Binghamton, New York-based folk/Americana band Driftwood just released their new album, Tree of Shade, which features an eclectic blend of genres including folk, ’60s R&B, ’70s country rock, and contemporary pop. The result is eleven tracks on this new album that showcase an evolution in the band’s sound, confidently expanding upon their musical core to weave a sonic tapestry that lives somewhere between The Band and The Head And The Heart.
I got the chance to talk with members Dan Forsyth, Joey Arcuri, and Joe Kollar about how they came together, the recording process for this new album, the story behind their single “Lay Like You Do” and so much more! Keep reading to see what they had to say!
For those who might not have ever heard of y’all, can you give us a brief history of the band and how it culminated into what it is now?
Joe and Dan: We grew up in Binghamton, NY. Precocious young lads, we eventually connected on music and formed a band. Our first formation was very different than what Driftwood is today. But eventually we matured, palates changed, and we left behind the garage funk and completely embraced the singer-songwriter folk scene. We met Claire Byrne a few years later and Joey Arcuri a couple of years after that. Together, we make Driftwood.
Where did the name Driftwood come from?
Joe: My sister said, “You guys should be called Driftwood. You remind me of Driftwood. I think that will be a great name.”
I’m always genuinely curious about what artists want to convey to listeners with their music. You guys classify your sound as folk/Americana, but if you had to describe it without using genre names, how would you describe it?
All: We are a song-driven band, yet on the stage, we get to stretch songs out with fun solos. We even have a couple of fiddle songs we do. We write from the heart. Good, clean, honest, American songwriting. It’s inevitable that our listeners will have some sort of connection to our lyrical content.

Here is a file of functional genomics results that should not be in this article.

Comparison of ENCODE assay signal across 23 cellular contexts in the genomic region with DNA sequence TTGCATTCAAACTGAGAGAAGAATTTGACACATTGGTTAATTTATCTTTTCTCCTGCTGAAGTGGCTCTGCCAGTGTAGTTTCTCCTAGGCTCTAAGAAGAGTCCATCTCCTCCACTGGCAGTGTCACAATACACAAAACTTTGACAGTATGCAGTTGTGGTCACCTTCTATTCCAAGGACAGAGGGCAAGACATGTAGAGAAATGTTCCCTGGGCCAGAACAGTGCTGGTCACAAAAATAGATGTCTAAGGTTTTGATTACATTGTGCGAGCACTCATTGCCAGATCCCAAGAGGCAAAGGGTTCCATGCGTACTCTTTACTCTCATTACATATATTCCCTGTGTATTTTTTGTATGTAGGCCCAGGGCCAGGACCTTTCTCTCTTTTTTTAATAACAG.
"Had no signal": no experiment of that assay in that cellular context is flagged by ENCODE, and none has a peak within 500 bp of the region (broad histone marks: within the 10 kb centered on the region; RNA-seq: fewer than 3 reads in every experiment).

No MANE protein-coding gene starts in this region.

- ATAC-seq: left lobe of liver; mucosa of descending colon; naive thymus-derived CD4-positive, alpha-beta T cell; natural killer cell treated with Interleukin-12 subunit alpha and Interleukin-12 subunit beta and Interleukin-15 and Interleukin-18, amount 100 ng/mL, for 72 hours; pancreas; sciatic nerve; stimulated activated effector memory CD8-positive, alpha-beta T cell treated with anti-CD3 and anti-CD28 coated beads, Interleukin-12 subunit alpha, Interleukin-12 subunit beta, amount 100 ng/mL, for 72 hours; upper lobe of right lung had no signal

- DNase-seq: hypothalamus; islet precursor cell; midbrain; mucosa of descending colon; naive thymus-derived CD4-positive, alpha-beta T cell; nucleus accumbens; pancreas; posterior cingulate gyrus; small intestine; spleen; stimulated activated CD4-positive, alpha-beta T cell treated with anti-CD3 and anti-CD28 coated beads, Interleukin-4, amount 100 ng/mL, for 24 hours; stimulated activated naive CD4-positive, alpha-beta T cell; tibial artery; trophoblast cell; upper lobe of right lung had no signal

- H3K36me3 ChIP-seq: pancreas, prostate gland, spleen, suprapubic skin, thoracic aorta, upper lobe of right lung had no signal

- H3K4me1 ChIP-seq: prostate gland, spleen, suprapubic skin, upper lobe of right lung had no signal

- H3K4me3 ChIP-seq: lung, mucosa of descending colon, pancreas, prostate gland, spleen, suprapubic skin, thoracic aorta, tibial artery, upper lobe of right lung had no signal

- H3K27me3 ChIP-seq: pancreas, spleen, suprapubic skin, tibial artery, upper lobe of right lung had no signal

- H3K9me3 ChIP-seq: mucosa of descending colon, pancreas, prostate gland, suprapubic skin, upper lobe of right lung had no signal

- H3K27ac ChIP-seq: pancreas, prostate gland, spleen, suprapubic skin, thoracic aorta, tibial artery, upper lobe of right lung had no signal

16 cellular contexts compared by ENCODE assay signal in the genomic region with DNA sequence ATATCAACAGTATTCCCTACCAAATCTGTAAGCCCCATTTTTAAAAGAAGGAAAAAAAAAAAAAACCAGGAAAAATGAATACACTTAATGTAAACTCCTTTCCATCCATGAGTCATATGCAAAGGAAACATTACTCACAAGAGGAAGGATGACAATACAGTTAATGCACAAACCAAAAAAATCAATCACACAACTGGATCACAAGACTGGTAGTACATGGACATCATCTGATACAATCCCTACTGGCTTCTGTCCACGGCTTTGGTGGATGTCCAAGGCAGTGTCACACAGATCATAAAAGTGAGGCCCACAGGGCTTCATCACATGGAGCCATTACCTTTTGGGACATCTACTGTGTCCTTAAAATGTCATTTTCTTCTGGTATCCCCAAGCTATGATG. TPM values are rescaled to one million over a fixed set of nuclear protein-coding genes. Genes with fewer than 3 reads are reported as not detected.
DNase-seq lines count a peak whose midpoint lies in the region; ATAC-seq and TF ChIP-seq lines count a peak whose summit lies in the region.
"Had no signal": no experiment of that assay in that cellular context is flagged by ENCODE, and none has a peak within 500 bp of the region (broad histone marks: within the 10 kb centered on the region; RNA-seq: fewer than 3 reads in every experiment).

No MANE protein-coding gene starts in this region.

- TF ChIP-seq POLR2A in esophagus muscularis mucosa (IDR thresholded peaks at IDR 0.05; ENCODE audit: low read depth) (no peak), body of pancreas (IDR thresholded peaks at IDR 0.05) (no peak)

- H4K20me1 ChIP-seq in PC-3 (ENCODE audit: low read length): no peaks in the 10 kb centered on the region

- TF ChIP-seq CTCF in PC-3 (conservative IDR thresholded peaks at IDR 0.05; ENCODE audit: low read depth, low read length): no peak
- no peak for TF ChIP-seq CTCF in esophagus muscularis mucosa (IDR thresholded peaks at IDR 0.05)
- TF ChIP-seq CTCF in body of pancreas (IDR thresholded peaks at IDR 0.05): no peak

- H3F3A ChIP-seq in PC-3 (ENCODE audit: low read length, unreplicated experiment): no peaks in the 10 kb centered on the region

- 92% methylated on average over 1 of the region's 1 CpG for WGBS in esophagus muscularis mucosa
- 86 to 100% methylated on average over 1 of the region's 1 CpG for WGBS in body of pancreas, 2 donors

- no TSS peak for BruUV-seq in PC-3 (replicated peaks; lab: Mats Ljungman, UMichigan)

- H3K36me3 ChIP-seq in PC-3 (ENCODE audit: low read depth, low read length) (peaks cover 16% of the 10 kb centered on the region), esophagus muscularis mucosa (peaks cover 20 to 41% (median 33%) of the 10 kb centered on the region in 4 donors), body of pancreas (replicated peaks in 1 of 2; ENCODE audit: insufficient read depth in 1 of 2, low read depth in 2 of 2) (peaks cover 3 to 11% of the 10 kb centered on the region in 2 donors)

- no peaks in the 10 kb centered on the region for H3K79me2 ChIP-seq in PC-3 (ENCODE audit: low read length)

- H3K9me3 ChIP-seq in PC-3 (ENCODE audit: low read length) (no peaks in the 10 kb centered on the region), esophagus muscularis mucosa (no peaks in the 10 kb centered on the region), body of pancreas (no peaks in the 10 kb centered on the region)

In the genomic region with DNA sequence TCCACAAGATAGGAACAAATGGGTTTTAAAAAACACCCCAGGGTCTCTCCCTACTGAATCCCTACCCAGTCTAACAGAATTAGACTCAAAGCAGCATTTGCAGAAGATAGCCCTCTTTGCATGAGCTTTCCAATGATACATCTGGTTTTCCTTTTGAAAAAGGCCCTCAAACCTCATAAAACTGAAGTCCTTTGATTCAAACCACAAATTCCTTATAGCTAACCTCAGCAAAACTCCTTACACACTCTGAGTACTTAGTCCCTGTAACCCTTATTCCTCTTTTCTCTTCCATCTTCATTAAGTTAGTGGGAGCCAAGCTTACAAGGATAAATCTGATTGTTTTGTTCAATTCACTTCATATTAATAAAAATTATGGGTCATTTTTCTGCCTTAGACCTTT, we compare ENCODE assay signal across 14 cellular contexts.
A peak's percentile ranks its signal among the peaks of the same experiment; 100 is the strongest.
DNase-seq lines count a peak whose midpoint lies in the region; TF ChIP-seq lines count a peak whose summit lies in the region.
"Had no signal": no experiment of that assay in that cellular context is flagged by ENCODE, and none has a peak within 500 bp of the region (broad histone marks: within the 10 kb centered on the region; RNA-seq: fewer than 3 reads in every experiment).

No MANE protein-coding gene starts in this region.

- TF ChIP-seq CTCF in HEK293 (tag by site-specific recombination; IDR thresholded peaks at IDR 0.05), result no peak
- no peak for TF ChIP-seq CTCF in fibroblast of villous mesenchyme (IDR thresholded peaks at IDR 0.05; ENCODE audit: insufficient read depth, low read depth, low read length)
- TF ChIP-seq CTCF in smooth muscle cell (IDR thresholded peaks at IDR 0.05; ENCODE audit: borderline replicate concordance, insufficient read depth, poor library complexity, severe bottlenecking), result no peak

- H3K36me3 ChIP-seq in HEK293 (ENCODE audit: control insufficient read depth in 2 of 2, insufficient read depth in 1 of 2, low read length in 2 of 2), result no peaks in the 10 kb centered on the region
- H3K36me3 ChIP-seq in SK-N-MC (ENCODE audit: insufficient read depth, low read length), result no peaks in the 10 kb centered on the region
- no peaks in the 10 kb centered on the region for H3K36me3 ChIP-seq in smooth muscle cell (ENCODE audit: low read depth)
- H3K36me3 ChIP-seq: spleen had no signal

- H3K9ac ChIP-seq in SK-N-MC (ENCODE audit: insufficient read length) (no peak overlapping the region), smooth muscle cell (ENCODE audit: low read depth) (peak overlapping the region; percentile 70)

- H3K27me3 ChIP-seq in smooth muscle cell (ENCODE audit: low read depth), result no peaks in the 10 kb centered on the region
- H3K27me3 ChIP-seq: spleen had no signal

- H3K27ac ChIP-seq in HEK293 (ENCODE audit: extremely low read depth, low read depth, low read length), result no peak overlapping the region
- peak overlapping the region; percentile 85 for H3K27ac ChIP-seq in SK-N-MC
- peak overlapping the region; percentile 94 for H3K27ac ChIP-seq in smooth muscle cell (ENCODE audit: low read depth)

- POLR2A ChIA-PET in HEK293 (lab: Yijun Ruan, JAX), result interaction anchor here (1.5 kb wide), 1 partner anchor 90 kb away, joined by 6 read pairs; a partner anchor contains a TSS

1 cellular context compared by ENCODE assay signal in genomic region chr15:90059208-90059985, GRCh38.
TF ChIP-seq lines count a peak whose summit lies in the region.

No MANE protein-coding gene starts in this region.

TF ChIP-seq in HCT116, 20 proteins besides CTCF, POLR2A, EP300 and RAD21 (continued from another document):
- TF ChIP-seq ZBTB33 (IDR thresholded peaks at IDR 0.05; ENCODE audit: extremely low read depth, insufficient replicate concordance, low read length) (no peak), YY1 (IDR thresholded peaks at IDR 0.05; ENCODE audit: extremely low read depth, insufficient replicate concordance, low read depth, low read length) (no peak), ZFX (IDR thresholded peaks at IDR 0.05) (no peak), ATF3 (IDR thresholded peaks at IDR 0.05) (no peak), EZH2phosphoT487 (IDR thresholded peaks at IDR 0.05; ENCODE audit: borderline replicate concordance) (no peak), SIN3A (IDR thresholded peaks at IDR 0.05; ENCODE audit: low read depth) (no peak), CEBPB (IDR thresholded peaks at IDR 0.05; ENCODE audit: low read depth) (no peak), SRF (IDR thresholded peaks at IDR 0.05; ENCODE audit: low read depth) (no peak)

Kind of going off of that, who are some of your musical influences?
All: There’s a whole plethora. But more specifically: Bob Dylan, Jimi Hendrix, Motown music, Bruce Springsteen, Bob Marley, Phish, and many others.
Let’s talk about your new album, Tree of Shade. Why did you want to name the album this?
All: It seemed like an appropriate title in that the music provides refuge or a sort of sanctuary…a place to express freely, symbolized by a tree of shade.
What was the recording process like for this album? How long did it take for this to come together from start to finish?
All: We recorded this album in 10 days at Sugar Mountain Studio in Palenville, NY, with Grammy award-winning producer Simone Felice and sound engineer Pete Hanlon. We had never done an album in that amount of condensed days with no breaks. It was amazing. We were driven. We had the momentum. We were away from our homes and any distractions that could arise. It was a great experience.
Your newest single from the album is “Lay Like You Do”. What inspired that song?
Dan: This was one of those fun songwriter moments where the song came out really quick and I didn’t have time to think too much about what it was. I woke from a dream with the chorus in my head. The scene was actually pretty comical. After laughing to myself for a minute, I realized the hook was really nice and started writing it down. I didn’t fight the initial lyrics/chords at all, although later on I did go back and change the last verse. It has changed key a few times to find the right spot for the vocals. It’s about being in a relationship that you know is over but can’t leave it right away.
What was the songwriting process like for this song specifically?
Dan: I wrote the song and brought it to the band. This one felt like the parts were already written. The song “plays itself.” Simone Felice had a couple of alterations in the studio.
In general, do you guys tend to write by yourselves or do you like collaborating with other writers and artists in co-writes?
All: We’ve only written one of our songs together, “Outer Space.” We each write individually.
Was there any major changes to “Lay Like You Do” that happened once you guys got into the recording studio, whether it be in the lyrics or something sonically?
Dan: Not much changed in the studio. One piece of the chorus melody was slightly altered and one line at the very end was changed.
What do you hope people take away from this album?
Joe: I want people to feel…feel good, connected, scared, hopeful, like dancing, anything really, just moved in some way.
Dan: I hope anyone listening to this album can relate, in any one way and find happiness in it.
Last question — we’re called Talk Nerdy With Us because we all have an inner nerd so what is something that you’re currently nerding out about?
Joe: I’m nerding out currently on guitar and microphone modifications. I’m looking into building my own mics and a complete overhauling of cheap guitars. Thanks YouTube!